Pages

Monday, January 28, 2013

Portsmouth Historic Dockyard - HMS Victory

 Cassie's Regency Tidbits.
 
Back in 2010 I visited the Portsmouth Historic Dockyard. What a wonderful place! There is so much to see and do. We started off with a wonderful cruise around the dockyards taking in all the modern naval ships that were in for maintenance as well as commercial liners who had stopped off for re-fueling or a day trip.


Spinnaker Tower - the Centrepiece of Portsmouth Harbour











Portsmouth was, in the early days the south's best natural shelter and a key spot for trading by Britons, Romans, Saxons and Normans. They all used portsea island as a gathering place for their armies. As a result stores and warehouses and workshops appeared to supply and maintain the King's ships.

In 1194 Richard 1 granted the town its first charter and ordered a dock to be built. King John later (in 1212) ordered a wall be built around the new dockyard.









The historic dockyard is home to the Mary Rose - The flower of all ships. The HMS Warrior - The Black Snake and the HMS Victory - The world's greatest warship.

It it the Victory I'm going to concentrate on today. It is most famous for its involvement in the Battle of Trafalgar and having been commanded by the legendary Horatio Nelson.

The spot where Nelson fell is clearly marked by this plaque on the quarter-deck
In 1803 the Victory set sail from Portsmouth all decked out in the resplendent black and yellow. For 18 months Nelson chased the French, all the way to the West Indies and back, before meeting up with the Franco-Spanish fleet in the Mediterranean. Then, in 1805 on Cape Trafalgar off the coast of Spain the Victory led the British fleet into a sea battle that would go down as one of the greatest in history and make Nelson a household name. Unfortunately for Nelson he was mortally wounded in the same battle by a marksman on the Temeraire.

The galleries at the stern: Captain Hardy's at the top, Lord Nelson's in the middle, and the officer's wardroom at the bottom.


The victory was towed to Gibraltar for repairs, then limped back to England with Nelson's body preserved in a barrel of brandy in preparation for a hero's funeral.


low ceilings lead through main part of ship
firearms ready
















The actual inside of the Victory is a mix of cramped and opulence. However, it is evident just how much work went into making sure every bit of space was used to its best advantage.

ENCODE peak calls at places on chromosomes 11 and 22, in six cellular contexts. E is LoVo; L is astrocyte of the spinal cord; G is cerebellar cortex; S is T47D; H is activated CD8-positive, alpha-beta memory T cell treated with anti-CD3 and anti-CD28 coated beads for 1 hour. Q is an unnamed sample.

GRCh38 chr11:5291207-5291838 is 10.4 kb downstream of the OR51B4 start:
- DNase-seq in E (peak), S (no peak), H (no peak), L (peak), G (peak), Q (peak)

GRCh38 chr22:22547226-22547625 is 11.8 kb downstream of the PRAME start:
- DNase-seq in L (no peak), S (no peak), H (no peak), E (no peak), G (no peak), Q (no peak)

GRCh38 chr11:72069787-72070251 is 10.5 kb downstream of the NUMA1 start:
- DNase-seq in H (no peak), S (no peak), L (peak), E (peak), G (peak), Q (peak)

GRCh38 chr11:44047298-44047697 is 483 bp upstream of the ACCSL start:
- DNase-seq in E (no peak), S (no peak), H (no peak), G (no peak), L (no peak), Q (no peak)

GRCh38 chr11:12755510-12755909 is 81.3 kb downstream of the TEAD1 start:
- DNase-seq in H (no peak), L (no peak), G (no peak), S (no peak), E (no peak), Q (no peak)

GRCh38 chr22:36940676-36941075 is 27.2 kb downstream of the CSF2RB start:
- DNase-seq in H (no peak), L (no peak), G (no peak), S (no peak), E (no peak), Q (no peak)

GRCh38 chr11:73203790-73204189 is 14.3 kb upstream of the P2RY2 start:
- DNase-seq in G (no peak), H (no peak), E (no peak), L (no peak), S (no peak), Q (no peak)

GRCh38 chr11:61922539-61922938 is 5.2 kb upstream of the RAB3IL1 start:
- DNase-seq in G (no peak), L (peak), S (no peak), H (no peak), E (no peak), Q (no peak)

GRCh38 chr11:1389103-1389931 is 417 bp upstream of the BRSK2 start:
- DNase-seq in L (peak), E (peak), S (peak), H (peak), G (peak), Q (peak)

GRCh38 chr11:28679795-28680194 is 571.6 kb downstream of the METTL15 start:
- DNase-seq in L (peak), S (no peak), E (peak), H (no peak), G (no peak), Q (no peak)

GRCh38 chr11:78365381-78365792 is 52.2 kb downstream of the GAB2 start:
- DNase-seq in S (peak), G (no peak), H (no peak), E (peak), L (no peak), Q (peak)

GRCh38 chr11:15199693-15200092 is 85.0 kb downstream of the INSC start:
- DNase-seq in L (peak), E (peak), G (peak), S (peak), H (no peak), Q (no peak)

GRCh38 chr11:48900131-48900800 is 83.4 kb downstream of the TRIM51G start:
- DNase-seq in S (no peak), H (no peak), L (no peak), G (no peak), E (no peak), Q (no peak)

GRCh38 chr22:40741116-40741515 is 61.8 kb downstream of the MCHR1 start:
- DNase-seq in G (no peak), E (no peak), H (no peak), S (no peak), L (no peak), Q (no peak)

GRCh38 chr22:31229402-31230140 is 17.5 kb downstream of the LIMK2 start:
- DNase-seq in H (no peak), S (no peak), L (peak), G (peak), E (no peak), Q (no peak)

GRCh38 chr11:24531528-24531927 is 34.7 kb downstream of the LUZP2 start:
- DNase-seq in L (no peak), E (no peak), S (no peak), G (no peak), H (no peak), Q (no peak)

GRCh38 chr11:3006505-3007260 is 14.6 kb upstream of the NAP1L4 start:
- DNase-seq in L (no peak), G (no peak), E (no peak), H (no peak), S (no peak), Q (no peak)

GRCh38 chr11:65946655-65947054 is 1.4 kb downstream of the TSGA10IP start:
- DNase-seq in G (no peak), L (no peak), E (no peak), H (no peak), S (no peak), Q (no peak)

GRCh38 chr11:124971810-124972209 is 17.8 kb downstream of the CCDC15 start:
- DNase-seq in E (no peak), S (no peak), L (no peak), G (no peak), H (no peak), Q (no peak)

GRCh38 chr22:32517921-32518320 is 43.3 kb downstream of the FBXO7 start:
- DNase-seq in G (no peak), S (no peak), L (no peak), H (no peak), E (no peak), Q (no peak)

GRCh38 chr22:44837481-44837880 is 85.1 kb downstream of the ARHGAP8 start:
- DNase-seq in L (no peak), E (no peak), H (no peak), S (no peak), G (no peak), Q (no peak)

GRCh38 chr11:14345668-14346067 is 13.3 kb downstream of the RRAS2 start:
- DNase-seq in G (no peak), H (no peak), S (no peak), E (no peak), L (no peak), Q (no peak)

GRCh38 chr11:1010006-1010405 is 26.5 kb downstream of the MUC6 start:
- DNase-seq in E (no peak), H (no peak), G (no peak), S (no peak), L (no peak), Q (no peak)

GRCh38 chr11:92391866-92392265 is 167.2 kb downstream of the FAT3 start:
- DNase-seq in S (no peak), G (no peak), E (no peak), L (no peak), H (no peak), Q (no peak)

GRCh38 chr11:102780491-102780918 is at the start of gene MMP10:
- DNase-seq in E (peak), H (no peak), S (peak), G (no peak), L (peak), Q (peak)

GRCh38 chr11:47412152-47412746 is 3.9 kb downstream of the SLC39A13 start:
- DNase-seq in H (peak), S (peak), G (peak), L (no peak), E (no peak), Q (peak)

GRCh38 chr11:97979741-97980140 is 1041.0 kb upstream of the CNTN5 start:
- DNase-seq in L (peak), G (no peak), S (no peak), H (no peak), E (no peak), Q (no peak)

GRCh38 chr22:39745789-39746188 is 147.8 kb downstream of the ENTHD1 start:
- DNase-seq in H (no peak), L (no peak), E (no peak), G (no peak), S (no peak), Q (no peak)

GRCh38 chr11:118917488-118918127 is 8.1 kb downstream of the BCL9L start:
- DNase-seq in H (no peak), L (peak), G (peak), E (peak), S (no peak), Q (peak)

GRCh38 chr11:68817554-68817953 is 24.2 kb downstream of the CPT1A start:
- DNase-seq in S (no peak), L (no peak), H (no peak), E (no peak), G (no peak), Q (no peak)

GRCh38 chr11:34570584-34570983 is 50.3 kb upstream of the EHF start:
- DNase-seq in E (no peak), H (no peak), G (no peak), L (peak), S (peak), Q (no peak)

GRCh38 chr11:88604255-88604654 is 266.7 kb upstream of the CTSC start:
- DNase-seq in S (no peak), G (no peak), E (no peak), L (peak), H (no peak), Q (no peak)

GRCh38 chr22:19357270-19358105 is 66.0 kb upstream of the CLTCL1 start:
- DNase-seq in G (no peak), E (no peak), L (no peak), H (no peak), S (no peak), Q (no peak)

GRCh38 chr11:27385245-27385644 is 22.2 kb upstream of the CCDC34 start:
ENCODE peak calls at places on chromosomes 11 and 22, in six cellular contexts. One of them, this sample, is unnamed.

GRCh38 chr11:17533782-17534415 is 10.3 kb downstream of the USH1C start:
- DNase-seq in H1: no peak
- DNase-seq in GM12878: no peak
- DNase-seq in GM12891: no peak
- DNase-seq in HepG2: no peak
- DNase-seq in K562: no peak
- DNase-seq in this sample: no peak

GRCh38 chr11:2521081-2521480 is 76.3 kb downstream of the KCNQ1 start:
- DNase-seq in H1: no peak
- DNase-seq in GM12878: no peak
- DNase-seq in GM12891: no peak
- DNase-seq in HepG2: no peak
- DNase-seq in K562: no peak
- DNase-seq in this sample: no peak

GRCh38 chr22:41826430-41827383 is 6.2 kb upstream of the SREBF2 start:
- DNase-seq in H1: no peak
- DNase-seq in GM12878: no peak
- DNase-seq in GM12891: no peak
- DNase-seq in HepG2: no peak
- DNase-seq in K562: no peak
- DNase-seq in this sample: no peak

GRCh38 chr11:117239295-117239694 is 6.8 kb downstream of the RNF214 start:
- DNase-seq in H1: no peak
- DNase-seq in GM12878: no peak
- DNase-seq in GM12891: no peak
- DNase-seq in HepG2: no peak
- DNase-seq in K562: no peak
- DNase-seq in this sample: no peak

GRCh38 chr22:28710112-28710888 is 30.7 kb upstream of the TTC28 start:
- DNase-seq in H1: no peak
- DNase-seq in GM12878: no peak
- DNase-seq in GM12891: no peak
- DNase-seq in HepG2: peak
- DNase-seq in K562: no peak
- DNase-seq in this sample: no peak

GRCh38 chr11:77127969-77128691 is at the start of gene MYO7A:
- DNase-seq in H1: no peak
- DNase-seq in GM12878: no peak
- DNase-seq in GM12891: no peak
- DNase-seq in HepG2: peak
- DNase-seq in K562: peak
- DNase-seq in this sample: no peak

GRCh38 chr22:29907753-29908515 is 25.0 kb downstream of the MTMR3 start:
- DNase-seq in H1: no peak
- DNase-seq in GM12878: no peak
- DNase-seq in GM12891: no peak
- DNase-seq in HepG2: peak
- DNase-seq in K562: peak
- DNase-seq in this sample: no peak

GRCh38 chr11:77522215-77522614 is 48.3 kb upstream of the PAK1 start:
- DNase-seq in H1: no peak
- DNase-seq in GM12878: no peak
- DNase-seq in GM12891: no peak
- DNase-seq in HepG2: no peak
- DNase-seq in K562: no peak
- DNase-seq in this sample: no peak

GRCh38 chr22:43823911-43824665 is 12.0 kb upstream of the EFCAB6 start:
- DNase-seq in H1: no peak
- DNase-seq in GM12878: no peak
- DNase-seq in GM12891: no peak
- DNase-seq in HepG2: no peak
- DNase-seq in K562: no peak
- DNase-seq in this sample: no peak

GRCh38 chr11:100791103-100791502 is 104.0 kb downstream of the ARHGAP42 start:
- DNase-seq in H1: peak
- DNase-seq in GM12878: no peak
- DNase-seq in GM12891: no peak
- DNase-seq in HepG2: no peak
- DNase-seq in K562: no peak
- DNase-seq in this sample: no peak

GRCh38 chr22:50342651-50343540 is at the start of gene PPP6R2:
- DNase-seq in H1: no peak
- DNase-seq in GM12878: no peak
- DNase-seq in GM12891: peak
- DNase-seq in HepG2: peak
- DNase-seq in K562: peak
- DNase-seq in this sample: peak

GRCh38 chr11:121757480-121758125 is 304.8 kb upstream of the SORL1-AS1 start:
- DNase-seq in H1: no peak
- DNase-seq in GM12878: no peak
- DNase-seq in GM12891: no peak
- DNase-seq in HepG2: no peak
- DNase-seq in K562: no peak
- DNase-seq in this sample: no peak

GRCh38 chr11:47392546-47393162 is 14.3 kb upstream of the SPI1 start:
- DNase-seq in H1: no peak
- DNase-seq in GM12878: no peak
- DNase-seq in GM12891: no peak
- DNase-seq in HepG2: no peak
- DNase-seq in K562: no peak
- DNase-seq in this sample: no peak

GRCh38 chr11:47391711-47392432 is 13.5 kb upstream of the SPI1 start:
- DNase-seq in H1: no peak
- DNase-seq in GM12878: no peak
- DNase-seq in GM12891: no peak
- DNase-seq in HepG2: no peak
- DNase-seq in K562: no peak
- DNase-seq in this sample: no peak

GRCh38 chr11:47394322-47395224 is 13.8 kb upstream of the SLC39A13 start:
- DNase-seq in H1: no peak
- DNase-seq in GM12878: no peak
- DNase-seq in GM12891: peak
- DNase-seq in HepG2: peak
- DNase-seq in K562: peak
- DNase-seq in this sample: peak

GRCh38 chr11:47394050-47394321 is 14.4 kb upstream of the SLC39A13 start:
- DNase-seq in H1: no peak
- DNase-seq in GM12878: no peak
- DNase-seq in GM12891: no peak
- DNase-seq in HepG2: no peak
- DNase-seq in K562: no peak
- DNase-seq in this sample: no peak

Also at the Portsmouth Dockyards is the sail with a huge cannon hole in it from the battle of Trafalgar. The display shows how massive the sails on a ship like the Victory are. Well worth a look.

I was surprised at how opulent the galleries at the back of the ship were. Nelson certainly wasn't slumming it.


officers wardroom
captain Hardy's room
Nelson's room

Besides the Victory, you can go on the Warrior and there is an amazing display with part of the preserved hull of the Mary Rose. The things that they were able to salvage from her were absolutely amazing.


Nelson's uniform

Sailors sleeping hammocks
Me at the end of a wonderful day.
You need a whole day to really appreciate this truly amazing place.

Sources: Portsmouth Historic Dockyard website: http://www.historicdockyard.co.uk/
Portsmouth Historic Dockyard Souvenir Guide book.















4 comments:

Allison Butler said...

Hi Cassandra,

Thanks for the wonderful and informative post. What a stunning ship the HMS Victory is, both inside and out. Your photos are fabulous and make me want to go and explore the dockyards myself:) NOW!

Cheryl Leigh said...

Lovely, informative post, Cassandra. I enjoyed your photos - we weren't allowed to take photos when we visited years ago. I'm glad this has changed.

Cassandra Samuels said...

Thanks Allison. It really is worth putting on your to do list. The whole place is fantastic.

Cassandra Samuels said...

Thanks for dropping by Cheryl. Really? You couldn't take photos? No one said anything and everyone was snapping away. There were many historic houses that did not allow flash photography, which I can understand but was frustrating at the same time.